FDA advisers support RSV vaccine for pregnant women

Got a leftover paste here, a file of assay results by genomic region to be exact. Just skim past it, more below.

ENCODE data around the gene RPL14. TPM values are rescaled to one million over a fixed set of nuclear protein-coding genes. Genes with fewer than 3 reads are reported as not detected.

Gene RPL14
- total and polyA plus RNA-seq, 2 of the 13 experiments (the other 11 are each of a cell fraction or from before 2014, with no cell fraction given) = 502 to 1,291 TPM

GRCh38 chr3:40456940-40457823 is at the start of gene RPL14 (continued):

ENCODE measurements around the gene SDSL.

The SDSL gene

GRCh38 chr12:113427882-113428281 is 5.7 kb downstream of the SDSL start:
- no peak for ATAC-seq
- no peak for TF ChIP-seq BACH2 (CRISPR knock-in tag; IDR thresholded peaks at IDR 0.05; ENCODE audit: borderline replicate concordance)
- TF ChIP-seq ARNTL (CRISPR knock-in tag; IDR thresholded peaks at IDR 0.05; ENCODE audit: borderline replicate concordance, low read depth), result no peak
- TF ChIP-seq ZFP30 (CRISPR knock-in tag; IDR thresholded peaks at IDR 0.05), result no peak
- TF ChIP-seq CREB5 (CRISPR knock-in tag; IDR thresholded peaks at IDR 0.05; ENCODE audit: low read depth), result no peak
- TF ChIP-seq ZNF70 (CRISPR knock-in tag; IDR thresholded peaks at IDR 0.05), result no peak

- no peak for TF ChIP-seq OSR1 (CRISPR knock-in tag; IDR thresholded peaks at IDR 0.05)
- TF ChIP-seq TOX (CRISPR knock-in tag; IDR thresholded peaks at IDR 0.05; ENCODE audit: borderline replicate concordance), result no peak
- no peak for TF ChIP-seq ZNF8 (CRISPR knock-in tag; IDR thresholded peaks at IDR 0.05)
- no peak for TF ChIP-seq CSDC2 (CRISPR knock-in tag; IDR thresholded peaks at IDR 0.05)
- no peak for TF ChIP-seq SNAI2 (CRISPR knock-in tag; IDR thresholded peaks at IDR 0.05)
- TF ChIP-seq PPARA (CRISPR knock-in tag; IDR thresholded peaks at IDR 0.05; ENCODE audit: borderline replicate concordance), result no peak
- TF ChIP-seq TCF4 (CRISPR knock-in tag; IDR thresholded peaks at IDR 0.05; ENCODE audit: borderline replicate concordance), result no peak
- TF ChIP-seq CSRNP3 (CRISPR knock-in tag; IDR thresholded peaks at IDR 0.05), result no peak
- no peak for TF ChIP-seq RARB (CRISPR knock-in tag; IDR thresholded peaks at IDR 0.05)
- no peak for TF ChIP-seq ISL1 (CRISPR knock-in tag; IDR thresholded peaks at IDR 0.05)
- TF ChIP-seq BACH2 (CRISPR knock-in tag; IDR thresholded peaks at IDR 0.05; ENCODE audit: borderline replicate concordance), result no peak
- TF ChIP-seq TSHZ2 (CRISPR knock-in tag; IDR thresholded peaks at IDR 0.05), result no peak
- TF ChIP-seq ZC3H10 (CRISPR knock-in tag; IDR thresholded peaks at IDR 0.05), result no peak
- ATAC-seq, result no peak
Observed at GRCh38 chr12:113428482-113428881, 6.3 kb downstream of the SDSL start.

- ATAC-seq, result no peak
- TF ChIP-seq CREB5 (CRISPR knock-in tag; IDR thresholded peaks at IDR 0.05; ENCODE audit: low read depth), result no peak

This is huge. I wrote about it in a previous newsletter but things have moved along significantly. A new vaccine that would be given to pregnant women to protect their infants from respiratory syncytial virus (RSV) just received the endorsement of FDA vaccine experts. “If the vaccine actually lives up to data we’ve seen today, I can guarantee that many infants and their parents will breathe easier in the coming years,” said Jay M. Portnoy, M.D., a member of the Food and Drug Administration’s (FDA) Vaccines and Related Biological Products Advisory Committee (VRBPAC). All 14 voting members agreed data are adequate to support efficacy and safety of the vaccine. The FDA is expected to decide whether to approve the vaccine in the next few months. The vaccine from Pfizer is made up of RSV recombinant stabilized prefusion F proteins and is referred to as an RSVpreF vaccine (Abrysvo). If approved by the FDA and Centers for Disease Control and Prevention (CDC), it would be given to pregnant women at 24-36 weeks’ gestation to protect their infants up to 6 months after birth. RSV can cause severe lower respiratory tract disease such as bronchiolitis or pneumonia and is the leading cause of hospitalization in U.S. infants. There are about 58,000 to 80,000 hospitalizations and 100 to 300 deaths per year in children under 5 years.  There are currently no vaccines to protect infants from RSV, although the FDA is reviewing a monoclonal antibody from AstraZeneca and Sanofi that would be given to this age group. An FDA committee met June 8 to discuss that product. Another monoclonal antibody, palivizumab, is available to protect high-risk infants and toddlers, but only about 5% of infants are eligible.


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